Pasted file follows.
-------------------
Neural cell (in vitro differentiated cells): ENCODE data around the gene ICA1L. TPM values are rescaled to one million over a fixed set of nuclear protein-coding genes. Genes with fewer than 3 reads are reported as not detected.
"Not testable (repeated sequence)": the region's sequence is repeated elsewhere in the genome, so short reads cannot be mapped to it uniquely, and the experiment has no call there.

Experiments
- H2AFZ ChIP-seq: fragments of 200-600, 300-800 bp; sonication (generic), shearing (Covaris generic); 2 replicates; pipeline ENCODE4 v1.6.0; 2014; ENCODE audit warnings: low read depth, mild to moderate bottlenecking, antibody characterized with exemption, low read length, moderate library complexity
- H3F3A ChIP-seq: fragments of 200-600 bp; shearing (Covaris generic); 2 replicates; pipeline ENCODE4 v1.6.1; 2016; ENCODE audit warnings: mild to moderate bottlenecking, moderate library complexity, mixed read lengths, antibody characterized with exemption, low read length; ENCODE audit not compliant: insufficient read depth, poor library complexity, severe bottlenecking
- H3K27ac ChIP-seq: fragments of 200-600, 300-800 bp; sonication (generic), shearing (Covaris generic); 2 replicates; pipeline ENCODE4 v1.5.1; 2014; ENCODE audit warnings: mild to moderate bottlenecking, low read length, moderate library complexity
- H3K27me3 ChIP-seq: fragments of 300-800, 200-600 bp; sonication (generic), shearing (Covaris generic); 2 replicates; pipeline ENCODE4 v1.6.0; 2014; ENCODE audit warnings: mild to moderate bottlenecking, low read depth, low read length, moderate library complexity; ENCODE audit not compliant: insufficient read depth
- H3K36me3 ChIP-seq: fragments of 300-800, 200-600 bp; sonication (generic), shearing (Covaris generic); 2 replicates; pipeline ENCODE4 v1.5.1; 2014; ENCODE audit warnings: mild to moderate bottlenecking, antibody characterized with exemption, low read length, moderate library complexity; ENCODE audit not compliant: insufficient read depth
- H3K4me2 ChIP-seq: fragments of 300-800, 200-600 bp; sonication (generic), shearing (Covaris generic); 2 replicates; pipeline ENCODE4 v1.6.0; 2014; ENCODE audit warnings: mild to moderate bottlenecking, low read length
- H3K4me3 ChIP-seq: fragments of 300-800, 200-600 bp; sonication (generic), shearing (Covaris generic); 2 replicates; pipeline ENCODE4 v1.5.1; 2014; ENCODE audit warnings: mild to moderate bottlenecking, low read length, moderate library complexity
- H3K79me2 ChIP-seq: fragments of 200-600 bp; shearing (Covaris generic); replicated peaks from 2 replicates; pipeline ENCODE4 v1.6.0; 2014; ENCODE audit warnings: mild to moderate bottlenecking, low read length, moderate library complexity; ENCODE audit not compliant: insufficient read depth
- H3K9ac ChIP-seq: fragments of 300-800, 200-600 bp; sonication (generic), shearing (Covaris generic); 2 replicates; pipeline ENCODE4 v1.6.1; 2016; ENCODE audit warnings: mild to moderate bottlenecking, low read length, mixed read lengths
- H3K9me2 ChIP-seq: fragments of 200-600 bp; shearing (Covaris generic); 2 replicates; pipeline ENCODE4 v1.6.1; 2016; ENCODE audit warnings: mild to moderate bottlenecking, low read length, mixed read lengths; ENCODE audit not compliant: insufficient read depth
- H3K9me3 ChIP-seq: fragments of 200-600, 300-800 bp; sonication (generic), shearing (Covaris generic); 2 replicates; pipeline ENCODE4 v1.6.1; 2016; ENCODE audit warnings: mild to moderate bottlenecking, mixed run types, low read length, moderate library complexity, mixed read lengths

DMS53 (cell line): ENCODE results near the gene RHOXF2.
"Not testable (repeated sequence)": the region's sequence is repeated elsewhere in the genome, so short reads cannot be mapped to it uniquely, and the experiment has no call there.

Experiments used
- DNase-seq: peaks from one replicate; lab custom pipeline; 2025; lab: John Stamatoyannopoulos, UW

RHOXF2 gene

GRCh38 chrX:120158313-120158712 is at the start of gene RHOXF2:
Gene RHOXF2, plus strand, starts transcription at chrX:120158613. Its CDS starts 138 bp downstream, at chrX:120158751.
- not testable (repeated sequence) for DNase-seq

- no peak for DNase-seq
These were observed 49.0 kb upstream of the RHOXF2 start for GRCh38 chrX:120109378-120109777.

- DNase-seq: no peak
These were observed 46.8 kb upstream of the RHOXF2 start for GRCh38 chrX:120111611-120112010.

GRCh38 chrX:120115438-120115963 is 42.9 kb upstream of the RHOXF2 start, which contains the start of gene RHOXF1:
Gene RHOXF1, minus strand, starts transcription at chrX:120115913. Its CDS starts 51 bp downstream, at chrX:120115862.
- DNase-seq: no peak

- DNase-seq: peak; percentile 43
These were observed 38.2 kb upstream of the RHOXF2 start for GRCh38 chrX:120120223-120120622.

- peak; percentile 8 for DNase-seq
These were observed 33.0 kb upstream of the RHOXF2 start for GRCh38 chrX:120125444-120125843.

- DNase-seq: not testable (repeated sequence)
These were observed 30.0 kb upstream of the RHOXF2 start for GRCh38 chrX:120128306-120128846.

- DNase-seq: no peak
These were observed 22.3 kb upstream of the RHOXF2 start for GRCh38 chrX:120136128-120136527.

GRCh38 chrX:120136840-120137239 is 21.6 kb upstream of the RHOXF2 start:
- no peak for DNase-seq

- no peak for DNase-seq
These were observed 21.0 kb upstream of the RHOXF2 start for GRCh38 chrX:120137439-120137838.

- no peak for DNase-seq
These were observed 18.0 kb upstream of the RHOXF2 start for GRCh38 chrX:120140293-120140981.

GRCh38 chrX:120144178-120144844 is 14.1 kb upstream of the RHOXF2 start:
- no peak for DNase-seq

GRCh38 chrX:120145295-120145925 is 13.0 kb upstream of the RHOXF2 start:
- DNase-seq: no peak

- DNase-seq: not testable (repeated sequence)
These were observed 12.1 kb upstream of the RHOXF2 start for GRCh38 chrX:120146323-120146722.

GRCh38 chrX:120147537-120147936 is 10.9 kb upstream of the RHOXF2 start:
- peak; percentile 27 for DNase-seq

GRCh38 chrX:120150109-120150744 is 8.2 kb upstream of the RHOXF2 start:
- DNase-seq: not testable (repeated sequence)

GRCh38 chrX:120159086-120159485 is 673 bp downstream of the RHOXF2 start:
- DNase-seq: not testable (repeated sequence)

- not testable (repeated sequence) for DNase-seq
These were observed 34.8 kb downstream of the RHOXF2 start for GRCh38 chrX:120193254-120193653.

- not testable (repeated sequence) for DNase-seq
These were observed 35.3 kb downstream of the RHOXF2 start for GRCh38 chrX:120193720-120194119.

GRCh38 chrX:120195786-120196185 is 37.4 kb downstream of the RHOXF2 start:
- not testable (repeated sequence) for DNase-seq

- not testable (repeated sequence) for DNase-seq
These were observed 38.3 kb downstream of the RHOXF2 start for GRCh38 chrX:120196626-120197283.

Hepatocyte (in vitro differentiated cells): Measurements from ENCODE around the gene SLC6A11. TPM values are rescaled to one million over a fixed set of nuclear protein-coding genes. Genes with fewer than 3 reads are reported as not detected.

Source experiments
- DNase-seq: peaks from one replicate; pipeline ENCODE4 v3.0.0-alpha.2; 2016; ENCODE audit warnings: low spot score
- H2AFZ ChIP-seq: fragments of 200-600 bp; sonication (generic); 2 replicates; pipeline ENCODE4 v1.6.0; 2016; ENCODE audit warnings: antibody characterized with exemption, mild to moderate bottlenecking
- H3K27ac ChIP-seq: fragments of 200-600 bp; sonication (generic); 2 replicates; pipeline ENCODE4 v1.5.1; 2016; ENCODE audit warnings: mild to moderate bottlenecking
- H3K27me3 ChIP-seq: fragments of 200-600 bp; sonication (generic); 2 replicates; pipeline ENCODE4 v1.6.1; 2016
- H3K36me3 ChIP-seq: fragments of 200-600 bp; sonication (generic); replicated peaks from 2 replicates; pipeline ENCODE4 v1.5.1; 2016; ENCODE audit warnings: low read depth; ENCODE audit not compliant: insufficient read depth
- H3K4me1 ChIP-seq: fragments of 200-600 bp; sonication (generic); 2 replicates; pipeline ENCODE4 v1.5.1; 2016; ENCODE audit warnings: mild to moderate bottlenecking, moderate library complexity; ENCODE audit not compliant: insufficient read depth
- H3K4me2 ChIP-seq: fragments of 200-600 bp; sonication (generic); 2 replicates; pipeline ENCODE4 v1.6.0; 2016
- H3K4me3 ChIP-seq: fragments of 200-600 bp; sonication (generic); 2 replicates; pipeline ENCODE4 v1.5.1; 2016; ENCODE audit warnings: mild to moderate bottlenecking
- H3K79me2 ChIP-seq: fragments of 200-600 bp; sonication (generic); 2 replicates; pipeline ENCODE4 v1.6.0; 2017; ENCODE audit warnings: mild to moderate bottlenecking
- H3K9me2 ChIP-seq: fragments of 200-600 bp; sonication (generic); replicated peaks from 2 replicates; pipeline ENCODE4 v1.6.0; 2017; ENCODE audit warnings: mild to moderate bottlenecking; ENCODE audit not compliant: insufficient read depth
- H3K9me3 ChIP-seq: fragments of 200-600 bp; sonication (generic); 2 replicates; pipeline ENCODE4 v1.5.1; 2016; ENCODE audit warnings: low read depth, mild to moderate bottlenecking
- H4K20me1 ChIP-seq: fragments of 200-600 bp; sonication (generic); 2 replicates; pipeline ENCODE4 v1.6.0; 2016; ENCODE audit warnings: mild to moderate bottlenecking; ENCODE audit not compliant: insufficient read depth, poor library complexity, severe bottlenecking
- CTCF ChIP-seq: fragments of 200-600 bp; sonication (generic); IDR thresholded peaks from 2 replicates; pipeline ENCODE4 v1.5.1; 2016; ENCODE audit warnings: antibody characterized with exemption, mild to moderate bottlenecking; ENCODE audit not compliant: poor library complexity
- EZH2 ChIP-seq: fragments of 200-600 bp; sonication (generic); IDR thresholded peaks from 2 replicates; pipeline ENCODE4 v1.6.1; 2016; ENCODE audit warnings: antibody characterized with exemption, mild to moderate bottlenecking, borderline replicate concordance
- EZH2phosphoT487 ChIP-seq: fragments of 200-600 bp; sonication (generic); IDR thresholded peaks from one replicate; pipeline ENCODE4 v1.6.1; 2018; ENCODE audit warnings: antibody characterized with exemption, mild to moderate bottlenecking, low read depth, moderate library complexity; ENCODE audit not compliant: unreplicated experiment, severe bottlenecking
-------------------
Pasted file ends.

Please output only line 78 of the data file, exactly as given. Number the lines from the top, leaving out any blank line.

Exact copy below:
- CTCF ChIP-seq: fragments of 200-600 bp; sonication (generic); IDR thresholded peaks from 2 replicates; pipeline ENCODE4 v1.5.1; 2016; ENCODE audit warnings: antibody characterized with exemption, mild to moderate bottlenecking; ENCODE audit not compliant: poor library complexity